Pail of Yogurt
We make hundreds of gallons of yogurt at a time in our three 1,000 gallon dairy tanks. The yogurt helps to keep the whey from spoiling, prevents mold and aids in the livestock’s digestion with probiotics – that is to say friendly bacteria. The pigs love it.
The pail above is one I’m about to carry over to a group of weaners in the north home field area. The yogurt is so thick it barely flows through the two inch pipe that crosses under the driveway. On very cold days we risk it freezing inside the pipe near the end so I’m carrying five gallon buckets to them instead.
To make the yogurt we start out with a quart of live culture yogurt and mix it in a clean five gallon pail with some whole milk and the dairy fresh off the truck. The reason for the addition of the whole milk is that often we get whey. Sometimes though we get cream or whole milk for the pigs and then I don’t have to add the milk to start things.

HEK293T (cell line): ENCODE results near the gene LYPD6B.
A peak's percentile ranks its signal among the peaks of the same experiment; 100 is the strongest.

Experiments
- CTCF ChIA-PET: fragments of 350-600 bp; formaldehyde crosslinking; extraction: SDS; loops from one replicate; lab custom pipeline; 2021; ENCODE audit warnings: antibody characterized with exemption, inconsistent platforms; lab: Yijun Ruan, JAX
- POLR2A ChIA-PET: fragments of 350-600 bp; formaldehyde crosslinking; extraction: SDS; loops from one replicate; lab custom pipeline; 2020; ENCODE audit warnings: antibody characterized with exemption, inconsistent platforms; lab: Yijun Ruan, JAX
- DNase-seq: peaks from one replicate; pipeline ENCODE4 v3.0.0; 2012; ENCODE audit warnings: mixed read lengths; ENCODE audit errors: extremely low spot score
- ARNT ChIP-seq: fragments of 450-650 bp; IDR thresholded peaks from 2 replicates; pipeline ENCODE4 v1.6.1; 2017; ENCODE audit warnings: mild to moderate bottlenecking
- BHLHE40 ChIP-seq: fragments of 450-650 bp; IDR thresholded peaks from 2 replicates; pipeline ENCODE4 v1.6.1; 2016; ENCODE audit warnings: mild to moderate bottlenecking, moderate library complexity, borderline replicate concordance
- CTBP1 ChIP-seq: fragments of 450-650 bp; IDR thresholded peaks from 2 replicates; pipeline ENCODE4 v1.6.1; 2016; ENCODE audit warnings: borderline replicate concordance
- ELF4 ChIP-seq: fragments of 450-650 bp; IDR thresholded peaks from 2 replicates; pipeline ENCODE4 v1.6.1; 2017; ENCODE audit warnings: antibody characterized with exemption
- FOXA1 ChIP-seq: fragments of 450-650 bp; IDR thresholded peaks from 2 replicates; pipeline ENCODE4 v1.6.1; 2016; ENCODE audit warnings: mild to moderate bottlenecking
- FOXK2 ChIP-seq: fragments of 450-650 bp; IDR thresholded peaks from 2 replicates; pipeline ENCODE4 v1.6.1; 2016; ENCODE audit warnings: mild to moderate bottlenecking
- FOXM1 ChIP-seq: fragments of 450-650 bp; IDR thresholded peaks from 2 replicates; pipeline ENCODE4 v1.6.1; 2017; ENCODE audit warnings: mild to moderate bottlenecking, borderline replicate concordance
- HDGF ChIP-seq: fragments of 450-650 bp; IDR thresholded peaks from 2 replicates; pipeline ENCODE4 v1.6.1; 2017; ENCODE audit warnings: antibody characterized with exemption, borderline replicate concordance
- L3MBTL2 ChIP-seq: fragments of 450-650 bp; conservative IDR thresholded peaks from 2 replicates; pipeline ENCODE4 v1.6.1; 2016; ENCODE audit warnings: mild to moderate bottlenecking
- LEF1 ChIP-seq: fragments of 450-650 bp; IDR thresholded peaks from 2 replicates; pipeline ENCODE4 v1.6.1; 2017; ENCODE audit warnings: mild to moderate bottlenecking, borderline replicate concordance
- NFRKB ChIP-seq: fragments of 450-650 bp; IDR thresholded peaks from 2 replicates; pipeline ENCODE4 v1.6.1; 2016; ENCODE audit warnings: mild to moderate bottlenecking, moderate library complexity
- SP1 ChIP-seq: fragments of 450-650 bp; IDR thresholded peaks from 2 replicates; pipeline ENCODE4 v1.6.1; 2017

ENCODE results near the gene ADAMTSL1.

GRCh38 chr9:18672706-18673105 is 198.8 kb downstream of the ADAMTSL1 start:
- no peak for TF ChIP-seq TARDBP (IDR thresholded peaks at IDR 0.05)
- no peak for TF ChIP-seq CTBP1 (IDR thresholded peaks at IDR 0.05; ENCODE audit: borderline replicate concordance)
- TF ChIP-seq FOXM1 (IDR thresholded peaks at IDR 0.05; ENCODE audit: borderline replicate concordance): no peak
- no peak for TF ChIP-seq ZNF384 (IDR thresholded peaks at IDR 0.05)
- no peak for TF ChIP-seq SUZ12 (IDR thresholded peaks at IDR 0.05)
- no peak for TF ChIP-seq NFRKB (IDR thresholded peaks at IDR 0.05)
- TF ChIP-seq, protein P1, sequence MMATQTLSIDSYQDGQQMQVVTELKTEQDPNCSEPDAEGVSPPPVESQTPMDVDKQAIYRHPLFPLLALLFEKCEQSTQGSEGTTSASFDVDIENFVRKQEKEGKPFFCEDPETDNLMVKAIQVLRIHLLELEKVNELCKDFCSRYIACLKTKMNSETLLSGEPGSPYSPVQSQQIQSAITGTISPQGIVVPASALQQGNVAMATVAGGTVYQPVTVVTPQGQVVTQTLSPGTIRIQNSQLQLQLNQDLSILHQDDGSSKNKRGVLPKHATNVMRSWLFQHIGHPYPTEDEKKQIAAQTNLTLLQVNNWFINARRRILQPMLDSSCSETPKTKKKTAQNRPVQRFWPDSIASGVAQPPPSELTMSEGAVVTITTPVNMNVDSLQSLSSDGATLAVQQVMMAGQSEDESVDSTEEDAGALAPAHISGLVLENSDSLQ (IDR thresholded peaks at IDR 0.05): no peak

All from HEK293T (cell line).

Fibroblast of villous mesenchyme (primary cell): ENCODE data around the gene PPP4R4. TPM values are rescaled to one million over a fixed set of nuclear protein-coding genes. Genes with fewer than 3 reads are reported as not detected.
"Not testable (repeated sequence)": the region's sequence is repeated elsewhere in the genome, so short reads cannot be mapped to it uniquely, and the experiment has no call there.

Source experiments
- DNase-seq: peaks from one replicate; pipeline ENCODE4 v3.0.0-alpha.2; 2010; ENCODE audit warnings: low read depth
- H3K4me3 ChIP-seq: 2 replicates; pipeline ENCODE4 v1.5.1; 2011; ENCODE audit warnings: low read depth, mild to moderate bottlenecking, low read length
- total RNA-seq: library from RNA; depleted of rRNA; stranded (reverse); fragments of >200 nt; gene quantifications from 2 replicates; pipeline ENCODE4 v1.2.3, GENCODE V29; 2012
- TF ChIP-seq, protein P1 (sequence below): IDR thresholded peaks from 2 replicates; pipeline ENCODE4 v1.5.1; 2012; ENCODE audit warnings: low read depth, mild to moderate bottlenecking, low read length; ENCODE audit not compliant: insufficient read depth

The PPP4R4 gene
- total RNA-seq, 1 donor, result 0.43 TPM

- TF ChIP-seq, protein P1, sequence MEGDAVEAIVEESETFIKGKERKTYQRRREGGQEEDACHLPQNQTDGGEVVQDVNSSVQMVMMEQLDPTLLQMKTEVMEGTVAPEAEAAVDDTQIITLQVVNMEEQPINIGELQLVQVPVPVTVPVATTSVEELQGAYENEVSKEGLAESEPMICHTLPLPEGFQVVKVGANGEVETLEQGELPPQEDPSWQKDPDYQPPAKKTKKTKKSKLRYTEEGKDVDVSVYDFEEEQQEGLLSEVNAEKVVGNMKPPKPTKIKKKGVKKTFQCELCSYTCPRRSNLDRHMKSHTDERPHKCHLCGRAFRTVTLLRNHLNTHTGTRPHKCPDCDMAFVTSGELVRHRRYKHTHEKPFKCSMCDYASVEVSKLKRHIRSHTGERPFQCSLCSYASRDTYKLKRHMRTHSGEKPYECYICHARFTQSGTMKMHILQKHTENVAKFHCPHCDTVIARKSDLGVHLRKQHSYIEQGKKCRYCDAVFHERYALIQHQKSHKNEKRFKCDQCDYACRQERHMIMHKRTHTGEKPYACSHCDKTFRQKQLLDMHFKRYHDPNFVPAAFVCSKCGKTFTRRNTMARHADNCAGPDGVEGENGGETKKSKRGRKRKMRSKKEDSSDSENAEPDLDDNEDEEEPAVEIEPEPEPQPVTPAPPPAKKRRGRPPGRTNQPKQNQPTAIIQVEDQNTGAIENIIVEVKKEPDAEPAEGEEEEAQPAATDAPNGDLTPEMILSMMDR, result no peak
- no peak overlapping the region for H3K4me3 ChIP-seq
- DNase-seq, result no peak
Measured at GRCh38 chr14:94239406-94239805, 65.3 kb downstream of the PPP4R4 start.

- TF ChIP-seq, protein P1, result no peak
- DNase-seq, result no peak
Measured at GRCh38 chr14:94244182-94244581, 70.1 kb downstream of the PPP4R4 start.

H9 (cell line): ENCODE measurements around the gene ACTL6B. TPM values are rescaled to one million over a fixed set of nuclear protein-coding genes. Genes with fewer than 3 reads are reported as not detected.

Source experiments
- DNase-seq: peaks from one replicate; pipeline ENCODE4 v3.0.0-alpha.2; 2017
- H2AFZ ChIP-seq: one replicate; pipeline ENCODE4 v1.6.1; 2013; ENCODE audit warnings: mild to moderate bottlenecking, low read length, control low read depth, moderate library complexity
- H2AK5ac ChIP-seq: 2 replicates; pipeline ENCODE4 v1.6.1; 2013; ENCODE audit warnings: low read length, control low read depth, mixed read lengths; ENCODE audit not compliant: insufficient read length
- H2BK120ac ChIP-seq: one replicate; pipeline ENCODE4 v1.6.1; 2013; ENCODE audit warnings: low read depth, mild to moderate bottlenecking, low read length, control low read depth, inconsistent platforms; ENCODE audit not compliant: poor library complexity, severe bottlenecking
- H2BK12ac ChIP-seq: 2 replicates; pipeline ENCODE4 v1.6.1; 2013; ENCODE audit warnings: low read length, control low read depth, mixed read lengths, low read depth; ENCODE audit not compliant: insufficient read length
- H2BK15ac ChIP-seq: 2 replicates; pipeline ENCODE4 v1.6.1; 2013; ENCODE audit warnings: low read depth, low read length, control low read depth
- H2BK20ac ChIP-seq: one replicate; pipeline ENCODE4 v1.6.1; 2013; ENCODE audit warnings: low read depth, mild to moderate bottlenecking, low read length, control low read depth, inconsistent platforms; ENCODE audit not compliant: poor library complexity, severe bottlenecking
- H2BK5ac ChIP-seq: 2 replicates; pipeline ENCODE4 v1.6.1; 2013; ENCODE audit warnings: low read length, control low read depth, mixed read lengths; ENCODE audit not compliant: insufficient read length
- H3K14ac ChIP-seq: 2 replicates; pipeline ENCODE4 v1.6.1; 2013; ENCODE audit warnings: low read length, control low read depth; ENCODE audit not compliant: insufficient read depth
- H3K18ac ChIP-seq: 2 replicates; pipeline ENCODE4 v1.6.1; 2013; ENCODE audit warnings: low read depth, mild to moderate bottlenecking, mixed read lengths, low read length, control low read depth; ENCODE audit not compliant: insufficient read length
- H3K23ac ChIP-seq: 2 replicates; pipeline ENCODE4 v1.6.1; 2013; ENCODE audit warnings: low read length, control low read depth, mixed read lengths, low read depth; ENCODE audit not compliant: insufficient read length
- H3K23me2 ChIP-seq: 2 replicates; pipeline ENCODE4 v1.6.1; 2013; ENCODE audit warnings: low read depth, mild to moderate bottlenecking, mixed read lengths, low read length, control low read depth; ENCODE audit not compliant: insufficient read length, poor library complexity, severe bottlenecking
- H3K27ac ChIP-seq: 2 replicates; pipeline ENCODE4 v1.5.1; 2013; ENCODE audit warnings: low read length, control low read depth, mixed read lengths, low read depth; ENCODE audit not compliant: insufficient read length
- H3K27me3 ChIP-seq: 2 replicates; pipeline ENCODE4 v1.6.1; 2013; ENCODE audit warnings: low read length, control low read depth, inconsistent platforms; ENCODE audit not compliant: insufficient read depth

The five gallon pails get cultured in a warm place such as on top of our masonry stove. Once they’ve set we pour the now much larger amount of yogurt into the 1,000 gallon tanks to culture them. If we do that just before the truck arrives with a new load of dairy the in-flowing milk, whey or cream mixes the yogurt we’ve made and then the tank cultures.
Even though the tank is not up at the ideal temperature this still works very well. Time vs Temperature. Once cultured the tanks keep making more yogurt with their every day or other day inflow of fresh dairy. It is almost a self-sustaining continuous flow through process.
Outdoors: 30°F/9°F Partially Sunny
Tiny Cottage: 69°F/66°F
Daily Spark: I’m just killing time before it kills me.